The state of the animal union under the Trump administration

By on February 5, 2019 with 10 Comments

By Kitty Block and Sara Amundson

As President Donald Trump prepares to deliver his State of the Union address today, it’s a good time to take stock of how his administration has dealt with animal protection issues of interest to us at the Humane Society of the United States and the Humane Society Legislative Fund.

President Trump has expressed his personal distaste for trophy hunting — to his credit — but in the past two years, we have also seen aggressive moves by the Department of the Interior and the U.S. Fish and Wildlife Service to undo years of work done by previous administrations to save wildlife at risk of extinction globally and in Alaska. Moreover, the government has made blatant handouts to trophy hunters. The animal protection field has also had to grapple with a U.S. Department of Agriculture blackout of important information that groups like ours and the American public rely upon to ensure animals are not suffering.

On balance, it would be fair to say that the impact of federal agencies over the past two years on animal protection has been more negative than positive. Some of the areas where we saw the Trump administration fail include:

  • The blackout of thousands of Animal Welfare Act and Horse Protection Act inspection and enforcement records from the U.S. Department of Agriculture website, making it harder for Americans to learn which puppy mills, roadside zoos and research facilities, among other enterprises, are failing to comply with animal protection laws. The USDA has also cut back drastically on the number of warnings, official complaints and license revocations it applies to the worst puppy mills and other Animal Welfare Act violators.
  • Former Secretary of the Interior Ryan Zinke illegally established the “International Wildlife Conservation Council,” an advisory panel stacked with people who have an interest in killing or importing rare and endangered animals from overseas. The administration also lifted the import ban on Zimbabwe elephant and lion trophies.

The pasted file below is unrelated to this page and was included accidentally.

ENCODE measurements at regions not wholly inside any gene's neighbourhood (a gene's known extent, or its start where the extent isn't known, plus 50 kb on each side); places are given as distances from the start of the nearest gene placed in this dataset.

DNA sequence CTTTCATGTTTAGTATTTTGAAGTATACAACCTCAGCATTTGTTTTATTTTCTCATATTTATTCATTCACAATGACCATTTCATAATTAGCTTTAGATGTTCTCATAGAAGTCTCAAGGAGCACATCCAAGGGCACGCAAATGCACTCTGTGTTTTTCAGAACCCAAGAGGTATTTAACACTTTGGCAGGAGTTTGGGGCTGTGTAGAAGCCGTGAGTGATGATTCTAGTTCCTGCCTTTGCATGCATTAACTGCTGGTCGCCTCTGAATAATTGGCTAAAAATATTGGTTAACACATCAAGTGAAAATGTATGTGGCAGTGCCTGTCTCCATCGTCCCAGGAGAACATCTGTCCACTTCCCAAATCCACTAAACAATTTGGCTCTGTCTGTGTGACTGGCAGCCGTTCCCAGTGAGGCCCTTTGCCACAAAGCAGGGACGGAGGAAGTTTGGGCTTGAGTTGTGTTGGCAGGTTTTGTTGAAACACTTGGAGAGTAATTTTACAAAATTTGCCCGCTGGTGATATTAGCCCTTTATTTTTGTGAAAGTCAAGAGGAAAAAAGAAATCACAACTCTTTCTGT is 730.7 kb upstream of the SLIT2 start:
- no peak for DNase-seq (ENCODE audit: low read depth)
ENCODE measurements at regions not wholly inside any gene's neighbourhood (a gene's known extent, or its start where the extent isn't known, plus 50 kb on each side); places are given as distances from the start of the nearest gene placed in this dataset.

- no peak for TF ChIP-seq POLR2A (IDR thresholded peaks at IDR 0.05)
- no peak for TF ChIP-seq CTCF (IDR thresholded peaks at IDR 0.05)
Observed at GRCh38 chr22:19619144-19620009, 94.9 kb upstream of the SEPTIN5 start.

• Last year, the U.S. Fish and Wildlife Service and National Marine Fisheries Service proposed weakening the Endangered Species Act, creating additional roadblocks to securing comprehensive protections for threatened species, and to make the process of removing species from the ESA easier.
  • The Department of the Interior proposed rolling back an Obama-era regulation that banned some of the worst and most appalling hunting practices on 20 million acres of federal public lands in Alaska, including using artificial light to kill hibernating bears and their cubs, shooting wolf and coyote pups and mothers in their dens, using bait to attract brown and black bears, shooting vulnerable swimming caribou and using dogs to hunt black bears. This, just after Congress revoked similar protections on 76 million acres of National Wildlife Refuge lands in Alaska in 2017.
  • The U.S. Fish and Wildlife Service removed Yellowstone-area grizzly bears from the Endangered Species Act, and the Department of Justice committed funds for legal fights in the federal courts to make this administration action permanent.

We did see the Trump administration take some positive steps to help animals, including:

  • The National Park Service began work to augment the Isle Royale, Michigan, wolf population by introducing 20 to 30 wolves over a three-year period. New wolves will restore ecological balance to Isle Royale’s ecosystem.
  • The Food and Drug Administration pledged to conduct an independent, third-party investigation of the agency’s animal research programs, establishing a new Animal Welfare Council, and reaffirming its commitment to replacing, reducing and refining animal studies by creating a road map with this focus.
  • The National Marine Fisheries Service designated critical habitat for the Main Hawaiian Islands insular false killer whale distinct population segment, although the area is smaller than many advocates had sought.
  • The Environmental Protection Agency released its strategic plan to promote the development and implementation of non-animal test methods.

We are also grateful that the USDA decided to abandon a proposal to outsource some inspections of puppy mills, roadside zoos and research laboratories to third-party inspectors. If implemented, the proposal would have essentially allowed these industries to police themselves and severely undermined protections for millions of animals.

As we look forward to 2019, we encourage the Trump administration to take necessary steps to prioritize transparency and to advance key animal welfare reforms, such as:

  • A proposed USDA rule to tighten licensing requirements for dog dealers and exhibitors, as well as strengthen requirements for dog dealers to provide basic care requirements.